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Volume 11 (2011), Pages 1017-1026
Research Article

The Moderating Role of Perceived Social Support on the Relationship between Physical Functional Impairment and Depressive Symptoms among Chinese Nursing Home Elderly in Hong Kong

1Department of Applied Social Studies, City University of Hong Kong, Hong Kong
2Social Service Department, Yuen Yuen Institute, Hong Kong

Received 4 November 2010; Revised 24 March 2011; Accepted 28 March 2011

Academic Editor: John Weisz

Copyright © 2011 Sylvia Y. C. L. Kwok et al.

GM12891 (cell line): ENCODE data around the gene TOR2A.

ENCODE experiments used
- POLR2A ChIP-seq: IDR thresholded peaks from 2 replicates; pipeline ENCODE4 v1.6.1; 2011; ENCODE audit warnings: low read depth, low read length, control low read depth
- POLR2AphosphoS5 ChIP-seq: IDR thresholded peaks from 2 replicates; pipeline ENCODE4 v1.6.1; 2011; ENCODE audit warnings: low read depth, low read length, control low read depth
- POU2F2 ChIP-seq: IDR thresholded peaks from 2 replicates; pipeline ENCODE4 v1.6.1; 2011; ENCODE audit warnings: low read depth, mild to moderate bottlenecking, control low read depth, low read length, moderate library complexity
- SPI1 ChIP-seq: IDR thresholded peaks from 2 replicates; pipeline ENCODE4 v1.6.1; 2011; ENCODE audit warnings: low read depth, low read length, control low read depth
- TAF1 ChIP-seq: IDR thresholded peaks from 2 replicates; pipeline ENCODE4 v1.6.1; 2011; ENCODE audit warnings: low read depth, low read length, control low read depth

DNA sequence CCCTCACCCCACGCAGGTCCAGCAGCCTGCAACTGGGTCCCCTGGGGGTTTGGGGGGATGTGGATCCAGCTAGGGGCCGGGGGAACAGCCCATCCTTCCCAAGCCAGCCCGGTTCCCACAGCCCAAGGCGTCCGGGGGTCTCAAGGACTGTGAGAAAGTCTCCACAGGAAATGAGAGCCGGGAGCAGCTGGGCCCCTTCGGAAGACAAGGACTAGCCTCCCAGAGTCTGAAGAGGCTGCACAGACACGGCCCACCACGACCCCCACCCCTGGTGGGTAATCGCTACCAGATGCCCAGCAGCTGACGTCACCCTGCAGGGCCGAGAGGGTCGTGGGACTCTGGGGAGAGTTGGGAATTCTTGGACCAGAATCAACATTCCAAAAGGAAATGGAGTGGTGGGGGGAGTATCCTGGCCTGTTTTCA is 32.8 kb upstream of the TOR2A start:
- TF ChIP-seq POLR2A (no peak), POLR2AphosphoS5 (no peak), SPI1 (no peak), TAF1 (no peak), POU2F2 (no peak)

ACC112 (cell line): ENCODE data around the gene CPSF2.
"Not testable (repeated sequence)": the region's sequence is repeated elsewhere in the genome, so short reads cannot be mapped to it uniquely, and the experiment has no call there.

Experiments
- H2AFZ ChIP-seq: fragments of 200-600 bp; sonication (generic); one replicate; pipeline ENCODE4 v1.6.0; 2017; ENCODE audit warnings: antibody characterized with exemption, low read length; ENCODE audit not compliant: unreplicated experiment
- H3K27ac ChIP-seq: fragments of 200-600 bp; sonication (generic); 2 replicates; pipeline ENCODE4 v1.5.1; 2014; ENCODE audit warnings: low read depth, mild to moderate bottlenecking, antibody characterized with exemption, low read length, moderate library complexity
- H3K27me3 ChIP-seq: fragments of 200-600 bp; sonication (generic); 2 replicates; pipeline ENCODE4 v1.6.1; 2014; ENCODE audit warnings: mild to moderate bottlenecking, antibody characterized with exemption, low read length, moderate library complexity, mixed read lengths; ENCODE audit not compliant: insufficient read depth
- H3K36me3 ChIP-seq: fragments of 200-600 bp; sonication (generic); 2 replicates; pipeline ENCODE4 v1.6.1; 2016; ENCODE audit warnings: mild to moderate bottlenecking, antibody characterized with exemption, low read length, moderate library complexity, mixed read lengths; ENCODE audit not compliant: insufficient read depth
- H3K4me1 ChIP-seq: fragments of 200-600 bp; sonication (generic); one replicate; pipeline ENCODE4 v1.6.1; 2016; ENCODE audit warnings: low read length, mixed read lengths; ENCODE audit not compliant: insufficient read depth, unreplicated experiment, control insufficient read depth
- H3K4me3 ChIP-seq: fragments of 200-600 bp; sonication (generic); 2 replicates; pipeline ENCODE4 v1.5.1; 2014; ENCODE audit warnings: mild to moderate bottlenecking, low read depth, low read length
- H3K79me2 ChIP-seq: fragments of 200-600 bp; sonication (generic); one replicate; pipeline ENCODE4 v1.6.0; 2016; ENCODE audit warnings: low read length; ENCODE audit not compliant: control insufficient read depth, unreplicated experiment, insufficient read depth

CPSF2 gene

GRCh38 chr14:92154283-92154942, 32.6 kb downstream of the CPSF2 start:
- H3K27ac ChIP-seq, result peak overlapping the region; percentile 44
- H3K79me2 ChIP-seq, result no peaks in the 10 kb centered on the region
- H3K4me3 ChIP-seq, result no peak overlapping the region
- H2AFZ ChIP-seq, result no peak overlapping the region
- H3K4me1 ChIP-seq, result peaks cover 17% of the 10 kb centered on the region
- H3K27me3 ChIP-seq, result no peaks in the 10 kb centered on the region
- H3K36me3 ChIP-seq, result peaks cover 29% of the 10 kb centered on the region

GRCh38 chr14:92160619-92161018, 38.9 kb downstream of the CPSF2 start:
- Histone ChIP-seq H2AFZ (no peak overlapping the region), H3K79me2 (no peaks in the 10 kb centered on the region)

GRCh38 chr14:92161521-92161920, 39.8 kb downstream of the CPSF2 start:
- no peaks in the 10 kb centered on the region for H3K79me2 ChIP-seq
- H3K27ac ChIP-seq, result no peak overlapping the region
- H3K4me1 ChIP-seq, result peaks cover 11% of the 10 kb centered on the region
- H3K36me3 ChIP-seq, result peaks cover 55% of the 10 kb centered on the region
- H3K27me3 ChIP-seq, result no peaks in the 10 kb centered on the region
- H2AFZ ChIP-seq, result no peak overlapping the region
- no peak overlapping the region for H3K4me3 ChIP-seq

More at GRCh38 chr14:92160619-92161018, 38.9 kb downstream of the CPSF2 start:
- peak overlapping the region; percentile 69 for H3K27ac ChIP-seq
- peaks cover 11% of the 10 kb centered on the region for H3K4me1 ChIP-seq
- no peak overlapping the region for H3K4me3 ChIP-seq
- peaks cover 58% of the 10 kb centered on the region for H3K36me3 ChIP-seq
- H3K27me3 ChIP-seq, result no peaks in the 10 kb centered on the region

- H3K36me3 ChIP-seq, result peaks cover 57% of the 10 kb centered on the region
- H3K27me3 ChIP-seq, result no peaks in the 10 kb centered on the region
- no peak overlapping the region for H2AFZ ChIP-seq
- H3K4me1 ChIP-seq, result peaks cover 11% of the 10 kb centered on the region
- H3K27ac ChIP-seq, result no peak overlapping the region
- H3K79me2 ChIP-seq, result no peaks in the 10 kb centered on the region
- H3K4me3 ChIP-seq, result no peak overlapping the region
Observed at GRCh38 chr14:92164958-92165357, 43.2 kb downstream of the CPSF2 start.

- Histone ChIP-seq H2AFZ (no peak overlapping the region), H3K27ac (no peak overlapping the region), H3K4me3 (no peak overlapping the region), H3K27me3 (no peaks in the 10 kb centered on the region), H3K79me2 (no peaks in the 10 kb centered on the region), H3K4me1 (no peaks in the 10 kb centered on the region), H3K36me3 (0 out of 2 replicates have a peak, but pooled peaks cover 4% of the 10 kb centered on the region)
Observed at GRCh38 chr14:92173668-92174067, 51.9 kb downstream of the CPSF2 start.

With reference to the stress-buffering model, this study aimed to examine the moderating role of perceived social support (including institutional peer support and family support) on the relationship between physical functional impairment, as a source of stress, and depressive symptoms among Chinese nursing home elderly in Hong Kong. The study used a cross-sectional survey method and convenience sampling. The subjects were recruited from two private nursing homes. A total of 187 elderly (54 males and 133 females) participated in the survey. Interviews were conducted by experienced research assistants. The Geriatric Depression Scale was used to assess depressive symptoms of each participant. Pearson correlational analyses showed that females reported more depressive symptoms than their male counterparts, and a positive relationship was found between education level and depressive symptoms. Perceived institutional peer support was negatively correlated, while physical functional impairment was positively correlated with depressive symptoms. However, there was no significant correlation between perceived family support and depressive symptoms. Hierarchical regression analyses revealed that physical functional impairment and perceived institutional peer support were significant predictors of elderly depressive symptoms, while perceived family support was not a significant predictor, after statistically controlling for the influence of gender and education level. Perceived institutional peer support, but not perceived family support, was found to moderate the negative impact of physical functional impairment on elderly depressive symptoms. The theoretical and practical implications of this study were then discussed.